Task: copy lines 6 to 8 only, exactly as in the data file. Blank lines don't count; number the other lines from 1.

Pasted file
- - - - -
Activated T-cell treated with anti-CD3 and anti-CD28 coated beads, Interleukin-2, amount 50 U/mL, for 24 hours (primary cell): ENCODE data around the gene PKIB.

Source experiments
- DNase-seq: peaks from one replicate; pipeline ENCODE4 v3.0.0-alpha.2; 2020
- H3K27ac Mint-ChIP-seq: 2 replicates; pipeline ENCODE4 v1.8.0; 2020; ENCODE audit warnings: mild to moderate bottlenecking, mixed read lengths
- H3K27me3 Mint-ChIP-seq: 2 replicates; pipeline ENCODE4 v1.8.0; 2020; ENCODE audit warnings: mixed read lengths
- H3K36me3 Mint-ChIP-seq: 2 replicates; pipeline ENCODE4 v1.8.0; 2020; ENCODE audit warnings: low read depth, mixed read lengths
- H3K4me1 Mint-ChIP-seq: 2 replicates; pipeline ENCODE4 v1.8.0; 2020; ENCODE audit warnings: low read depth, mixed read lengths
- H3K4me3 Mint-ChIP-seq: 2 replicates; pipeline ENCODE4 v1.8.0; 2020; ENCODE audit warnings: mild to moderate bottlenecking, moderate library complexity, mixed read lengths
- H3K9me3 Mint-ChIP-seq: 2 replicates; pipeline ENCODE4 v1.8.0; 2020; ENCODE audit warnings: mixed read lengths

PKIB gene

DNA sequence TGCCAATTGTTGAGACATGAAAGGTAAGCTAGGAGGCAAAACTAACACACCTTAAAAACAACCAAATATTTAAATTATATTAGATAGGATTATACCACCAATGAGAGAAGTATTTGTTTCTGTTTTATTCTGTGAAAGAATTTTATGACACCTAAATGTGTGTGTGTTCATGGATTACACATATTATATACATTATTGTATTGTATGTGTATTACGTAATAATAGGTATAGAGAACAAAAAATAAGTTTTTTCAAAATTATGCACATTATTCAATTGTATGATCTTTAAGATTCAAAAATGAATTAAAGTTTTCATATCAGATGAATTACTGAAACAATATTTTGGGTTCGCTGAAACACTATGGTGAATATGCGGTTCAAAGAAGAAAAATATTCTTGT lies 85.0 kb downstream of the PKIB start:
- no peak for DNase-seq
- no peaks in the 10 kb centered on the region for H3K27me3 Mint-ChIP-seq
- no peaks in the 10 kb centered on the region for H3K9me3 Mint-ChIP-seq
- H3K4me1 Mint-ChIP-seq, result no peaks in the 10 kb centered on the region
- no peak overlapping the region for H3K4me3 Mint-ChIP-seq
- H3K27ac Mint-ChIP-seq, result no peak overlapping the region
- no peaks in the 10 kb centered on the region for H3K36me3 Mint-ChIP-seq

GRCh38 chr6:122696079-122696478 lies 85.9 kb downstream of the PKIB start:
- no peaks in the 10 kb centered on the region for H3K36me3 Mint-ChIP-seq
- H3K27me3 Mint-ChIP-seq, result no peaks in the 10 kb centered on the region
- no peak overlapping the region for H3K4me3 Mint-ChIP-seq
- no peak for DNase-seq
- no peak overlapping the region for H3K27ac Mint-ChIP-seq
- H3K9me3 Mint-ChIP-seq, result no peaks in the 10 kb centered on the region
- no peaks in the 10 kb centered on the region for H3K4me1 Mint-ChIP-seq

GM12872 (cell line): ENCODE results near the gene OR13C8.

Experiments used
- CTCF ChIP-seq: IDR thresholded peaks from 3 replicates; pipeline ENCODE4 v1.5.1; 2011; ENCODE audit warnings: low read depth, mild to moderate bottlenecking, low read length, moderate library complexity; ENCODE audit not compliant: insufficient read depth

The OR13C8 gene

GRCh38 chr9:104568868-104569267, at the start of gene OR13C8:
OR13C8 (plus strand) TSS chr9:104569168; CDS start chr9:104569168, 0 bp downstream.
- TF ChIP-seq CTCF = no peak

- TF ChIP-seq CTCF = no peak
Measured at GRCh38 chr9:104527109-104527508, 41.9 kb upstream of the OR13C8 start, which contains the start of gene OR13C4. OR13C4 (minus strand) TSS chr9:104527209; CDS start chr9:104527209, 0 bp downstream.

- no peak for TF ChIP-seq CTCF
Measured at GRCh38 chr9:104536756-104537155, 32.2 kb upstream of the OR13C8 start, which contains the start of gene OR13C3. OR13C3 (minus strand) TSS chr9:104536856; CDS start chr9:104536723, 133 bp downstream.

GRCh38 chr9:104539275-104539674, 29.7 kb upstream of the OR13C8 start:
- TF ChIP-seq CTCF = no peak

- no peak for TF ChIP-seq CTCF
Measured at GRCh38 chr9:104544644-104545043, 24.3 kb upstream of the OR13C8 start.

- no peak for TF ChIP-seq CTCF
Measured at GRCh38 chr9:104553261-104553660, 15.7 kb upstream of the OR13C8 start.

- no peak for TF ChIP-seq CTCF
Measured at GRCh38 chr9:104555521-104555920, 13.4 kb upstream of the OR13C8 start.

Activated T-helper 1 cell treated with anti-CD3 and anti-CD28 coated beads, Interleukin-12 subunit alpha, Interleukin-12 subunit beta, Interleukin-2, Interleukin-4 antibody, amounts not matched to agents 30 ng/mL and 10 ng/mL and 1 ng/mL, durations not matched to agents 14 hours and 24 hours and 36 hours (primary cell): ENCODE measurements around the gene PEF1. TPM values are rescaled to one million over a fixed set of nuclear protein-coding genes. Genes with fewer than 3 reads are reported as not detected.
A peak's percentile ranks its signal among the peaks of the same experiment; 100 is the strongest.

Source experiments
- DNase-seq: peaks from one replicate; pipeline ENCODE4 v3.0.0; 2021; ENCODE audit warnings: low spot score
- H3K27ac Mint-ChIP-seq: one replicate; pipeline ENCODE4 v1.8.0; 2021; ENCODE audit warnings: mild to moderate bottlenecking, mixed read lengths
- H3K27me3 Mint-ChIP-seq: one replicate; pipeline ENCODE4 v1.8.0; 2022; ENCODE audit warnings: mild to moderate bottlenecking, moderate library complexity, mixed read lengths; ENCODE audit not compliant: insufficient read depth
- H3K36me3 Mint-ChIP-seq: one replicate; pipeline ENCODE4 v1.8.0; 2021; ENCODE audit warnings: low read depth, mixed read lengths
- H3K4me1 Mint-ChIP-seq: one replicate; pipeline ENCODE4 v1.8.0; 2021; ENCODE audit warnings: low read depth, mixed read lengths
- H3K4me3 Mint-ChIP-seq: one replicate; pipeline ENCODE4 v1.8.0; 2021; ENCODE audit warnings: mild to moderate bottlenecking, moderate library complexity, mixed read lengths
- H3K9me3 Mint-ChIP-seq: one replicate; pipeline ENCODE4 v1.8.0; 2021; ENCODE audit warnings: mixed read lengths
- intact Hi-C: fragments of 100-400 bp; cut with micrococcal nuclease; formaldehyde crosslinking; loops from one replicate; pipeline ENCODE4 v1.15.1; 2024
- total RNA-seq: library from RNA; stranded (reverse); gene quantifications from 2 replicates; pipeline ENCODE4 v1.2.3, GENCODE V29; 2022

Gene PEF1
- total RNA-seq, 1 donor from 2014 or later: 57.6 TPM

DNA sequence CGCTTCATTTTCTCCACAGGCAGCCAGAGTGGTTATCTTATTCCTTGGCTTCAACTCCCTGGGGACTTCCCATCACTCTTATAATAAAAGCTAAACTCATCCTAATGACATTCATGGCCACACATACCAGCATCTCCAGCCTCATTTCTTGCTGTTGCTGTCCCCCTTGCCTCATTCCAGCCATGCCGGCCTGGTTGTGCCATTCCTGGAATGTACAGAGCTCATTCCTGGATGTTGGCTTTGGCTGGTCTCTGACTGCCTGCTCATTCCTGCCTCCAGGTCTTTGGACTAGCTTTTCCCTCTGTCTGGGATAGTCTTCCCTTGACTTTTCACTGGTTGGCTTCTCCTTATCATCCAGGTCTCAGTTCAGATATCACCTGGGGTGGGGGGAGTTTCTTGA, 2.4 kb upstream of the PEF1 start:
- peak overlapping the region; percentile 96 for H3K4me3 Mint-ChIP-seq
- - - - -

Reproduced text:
- H3K36me3 Mint-ChIP-seq: 2 replicates; pipeline ENCODE4 v1.8.0; 2020; ENCODE audit warnings: low read depth, mixed read lengths
- H3K4me1 Mint-ChIP-seq: 2 replicates; pipeline ENCODE4 v1.8.0; 2020; ENCODE audit warnings: low read depth, mixed read lengths
- H3K4me3 Mint-ChIP-seq: 2 replicates; pipeline ENCODE4 v1.8.0; 2020; ENCODE audit warnings: mild to moderate bottlenecking, moderate library complexity, mixed read lengths